Beirut, Lebanon – Lebanon’s parliament is set to vote on a law that would legalise the cultivation of cannabis for medical and industrial use in an effort to boost its crippled economy and curb illicit production of the psychoactive plant.
The draft law, which has been endorsed by parliamentary committees and is now headed for a final vote, would only affect cannabis that contains less than one percent of the psychoactive compound tetrahydrocannabidinol, or THC.
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THC gives cannabis the recreational effects that have made it the most widely used illicit substance across the globe. The World Health Organization (WHO) estimates that around 147 million people, or 2.5 percent of the world population, consume cannabis.
Lebanon has cultivated the plant for at least 100 years and produces large amounts of hashish, a sticky, sweet-smelling derivative of the cannabis plant that looks like chocolate. Though illegal to produce, sell or use, it is widely available locally and is also illegally exported.
Lebanese hashish can be found in European capitals, and formerly made up about 80 percent of the world’s supply during the country’s civil war years (1975-90) when cultivation was at its peak.
Instead of dealing with that market, this bill would seek to create a new one involving types of cannabis plants that have not traditionally been cultivated in Lebanon.
Member of parliament Yassine Jaber, who headed the subcommittee that drafted the law, said the bill was based on a 2019 report by United States-based consultancy McKinsey & Company that recommended Lebanon legalise cannabis production for “high-added-value medicinal products with export focus”.
Shortly afterwards, then-economy minister Raed Khoury said a legal cannabis sector in Lebanon could generate $1bn in revenue per year because the quality of Lebanon’s hashish was “one of the best in the world”.
“We have a competitive and a comparative advantage in the cannabis business,” Jaber told Al Jazeera. “Our soil is among the best in the world for this, and the cost of production is low compared to other states.”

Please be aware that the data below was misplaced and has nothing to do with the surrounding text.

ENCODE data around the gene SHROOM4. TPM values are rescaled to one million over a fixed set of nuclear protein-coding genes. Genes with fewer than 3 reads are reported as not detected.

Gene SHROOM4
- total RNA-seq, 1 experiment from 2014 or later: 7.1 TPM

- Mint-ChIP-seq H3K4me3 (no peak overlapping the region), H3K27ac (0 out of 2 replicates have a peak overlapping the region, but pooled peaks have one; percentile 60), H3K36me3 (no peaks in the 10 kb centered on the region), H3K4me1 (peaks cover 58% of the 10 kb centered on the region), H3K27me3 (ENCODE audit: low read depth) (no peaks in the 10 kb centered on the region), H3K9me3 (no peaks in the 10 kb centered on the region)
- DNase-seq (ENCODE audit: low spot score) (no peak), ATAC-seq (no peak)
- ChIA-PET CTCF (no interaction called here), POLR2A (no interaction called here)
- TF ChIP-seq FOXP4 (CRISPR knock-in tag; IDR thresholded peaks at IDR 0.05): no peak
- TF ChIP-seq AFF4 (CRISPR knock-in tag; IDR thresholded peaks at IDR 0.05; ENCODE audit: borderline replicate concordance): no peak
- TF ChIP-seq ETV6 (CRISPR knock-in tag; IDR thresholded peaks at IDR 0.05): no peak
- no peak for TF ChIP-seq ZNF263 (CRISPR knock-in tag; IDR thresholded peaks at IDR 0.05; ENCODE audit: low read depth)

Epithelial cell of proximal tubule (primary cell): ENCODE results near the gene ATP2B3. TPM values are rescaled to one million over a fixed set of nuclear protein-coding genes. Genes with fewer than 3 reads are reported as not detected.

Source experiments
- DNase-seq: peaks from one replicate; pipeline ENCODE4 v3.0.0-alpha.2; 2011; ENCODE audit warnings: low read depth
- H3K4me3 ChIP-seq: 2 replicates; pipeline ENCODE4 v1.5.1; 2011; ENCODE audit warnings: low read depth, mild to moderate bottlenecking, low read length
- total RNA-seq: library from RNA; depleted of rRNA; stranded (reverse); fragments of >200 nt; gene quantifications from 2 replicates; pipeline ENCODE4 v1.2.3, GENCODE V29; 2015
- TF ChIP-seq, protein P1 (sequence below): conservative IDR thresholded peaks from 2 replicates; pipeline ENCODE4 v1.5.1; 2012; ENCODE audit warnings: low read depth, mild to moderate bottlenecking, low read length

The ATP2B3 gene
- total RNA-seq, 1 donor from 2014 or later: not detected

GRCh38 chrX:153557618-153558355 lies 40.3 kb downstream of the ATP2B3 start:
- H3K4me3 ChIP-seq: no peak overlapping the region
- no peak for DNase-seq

Regulating the market
Dozens of countries around the world have allowed research in and production of medical cannabis in recent years, with studies repeatedly demonstrating the therapeutic effects of cannabinoids, a major chemical constituent of cannabis, for treatment of nausea and vomiting in terminal illnesses such as cancer and AIDS.
The WHO says it has also shown therapeutic uses for “asthma and glaucoma, as an antidepressant, appetite stimulant, anticonvulsant and anti-spasmodic”.
Other countries and regions have gone further and entirely legalised cannabis, including Uruguay, Georgia, South Africa, 10 US states and, most recently, Canada.
The draft law creates a commission with a regulatory authority that would issue licences for everything from importing seeds and saplings, establishing cannabis plant nurseries, planting and harvesting the crop, manufacturing goods from it and exporting its derivatives.
Licences can be awarded to Lebanese pharmaceutical companies, industries permitted to create industrial fibers, oils and extracts, and foreign companies that have a licence to work in the cannabis industry from their country of origin.
Additionally, licences can be awarded to specialised agricultural co-operatives established in Lebanon, Lebanese citizens such as farmers or landowners, and labs and research centres qualified to work with controlled substances.